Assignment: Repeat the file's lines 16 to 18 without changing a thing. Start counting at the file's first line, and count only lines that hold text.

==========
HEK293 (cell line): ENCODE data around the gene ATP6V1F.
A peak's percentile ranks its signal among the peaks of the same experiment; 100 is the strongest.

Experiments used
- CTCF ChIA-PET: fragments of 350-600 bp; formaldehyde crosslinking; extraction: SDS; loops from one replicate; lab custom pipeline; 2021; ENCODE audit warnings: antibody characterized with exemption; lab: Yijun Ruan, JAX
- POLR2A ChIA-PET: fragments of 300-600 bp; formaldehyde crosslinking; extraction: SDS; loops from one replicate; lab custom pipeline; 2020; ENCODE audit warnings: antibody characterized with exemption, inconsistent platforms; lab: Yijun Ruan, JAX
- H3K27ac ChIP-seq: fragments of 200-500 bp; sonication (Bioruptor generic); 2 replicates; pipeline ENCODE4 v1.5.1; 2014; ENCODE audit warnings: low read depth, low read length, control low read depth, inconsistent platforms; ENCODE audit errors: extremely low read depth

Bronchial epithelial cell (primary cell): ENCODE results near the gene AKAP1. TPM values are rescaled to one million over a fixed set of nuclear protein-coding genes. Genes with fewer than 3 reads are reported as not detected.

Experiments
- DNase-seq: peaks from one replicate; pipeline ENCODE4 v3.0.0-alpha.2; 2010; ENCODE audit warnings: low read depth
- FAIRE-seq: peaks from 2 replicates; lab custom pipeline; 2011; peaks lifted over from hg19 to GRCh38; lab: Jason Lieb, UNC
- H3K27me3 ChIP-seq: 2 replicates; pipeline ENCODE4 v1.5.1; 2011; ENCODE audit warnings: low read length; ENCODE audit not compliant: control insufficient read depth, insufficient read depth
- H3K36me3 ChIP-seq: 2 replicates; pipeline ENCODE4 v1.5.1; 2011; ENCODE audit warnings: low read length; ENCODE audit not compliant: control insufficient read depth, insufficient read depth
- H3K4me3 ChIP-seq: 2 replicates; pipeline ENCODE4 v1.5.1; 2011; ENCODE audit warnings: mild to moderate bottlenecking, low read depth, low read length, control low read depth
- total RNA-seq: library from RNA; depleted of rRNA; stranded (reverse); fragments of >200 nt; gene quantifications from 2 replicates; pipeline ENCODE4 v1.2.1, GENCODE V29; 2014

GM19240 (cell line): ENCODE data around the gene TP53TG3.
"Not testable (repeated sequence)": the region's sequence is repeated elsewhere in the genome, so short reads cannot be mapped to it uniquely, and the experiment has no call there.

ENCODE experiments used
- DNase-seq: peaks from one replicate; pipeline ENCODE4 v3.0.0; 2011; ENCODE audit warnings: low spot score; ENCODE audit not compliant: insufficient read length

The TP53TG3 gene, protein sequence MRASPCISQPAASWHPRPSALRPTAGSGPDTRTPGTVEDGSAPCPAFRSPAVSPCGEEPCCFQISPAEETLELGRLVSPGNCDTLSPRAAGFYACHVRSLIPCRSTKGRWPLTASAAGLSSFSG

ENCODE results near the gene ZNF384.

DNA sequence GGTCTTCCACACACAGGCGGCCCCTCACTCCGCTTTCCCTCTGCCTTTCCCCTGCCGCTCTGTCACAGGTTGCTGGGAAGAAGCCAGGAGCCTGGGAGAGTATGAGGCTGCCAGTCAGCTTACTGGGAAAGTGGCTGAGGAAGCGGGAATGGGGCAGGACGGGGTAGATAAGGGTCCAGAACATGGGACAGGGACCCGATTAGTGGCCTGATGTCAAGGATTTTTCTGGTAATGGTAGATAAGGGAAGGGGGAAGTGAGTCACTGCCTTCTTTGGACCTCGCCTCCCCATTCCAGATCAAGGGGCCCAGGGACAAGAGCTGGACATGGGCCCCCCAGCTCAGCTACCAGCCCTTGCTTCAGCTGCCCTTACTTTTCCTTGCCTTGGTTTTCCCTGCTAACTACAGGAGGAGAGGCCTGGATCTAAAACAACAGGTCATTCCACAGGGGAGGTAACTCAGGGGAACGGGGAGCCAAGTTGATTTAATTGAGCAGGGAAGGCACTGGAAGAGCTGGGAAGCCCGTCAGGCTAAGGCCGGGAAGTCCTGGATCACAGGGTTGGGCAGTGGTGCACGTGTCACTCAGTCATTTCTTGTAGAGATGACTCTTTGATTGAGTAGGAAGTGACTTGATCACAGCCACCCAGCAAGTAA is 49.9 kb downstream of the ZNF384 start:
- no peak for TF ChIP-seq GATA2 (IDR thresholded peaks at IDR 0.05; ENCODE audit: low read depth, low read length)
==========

"Not testable (repeated sequence)": the region's sequence is repeated elsewhere in the genome, so short reads cannot be mapped to it uniquely, and the experiment has no call there.

ENCODE experiments used
- DNase-seq: peaks from one replicate; pipeline ENCODE4 v3.0.0; 2011; ENCODE audit warnings: low spot score; ENCODE audit not compliant: insufficient read length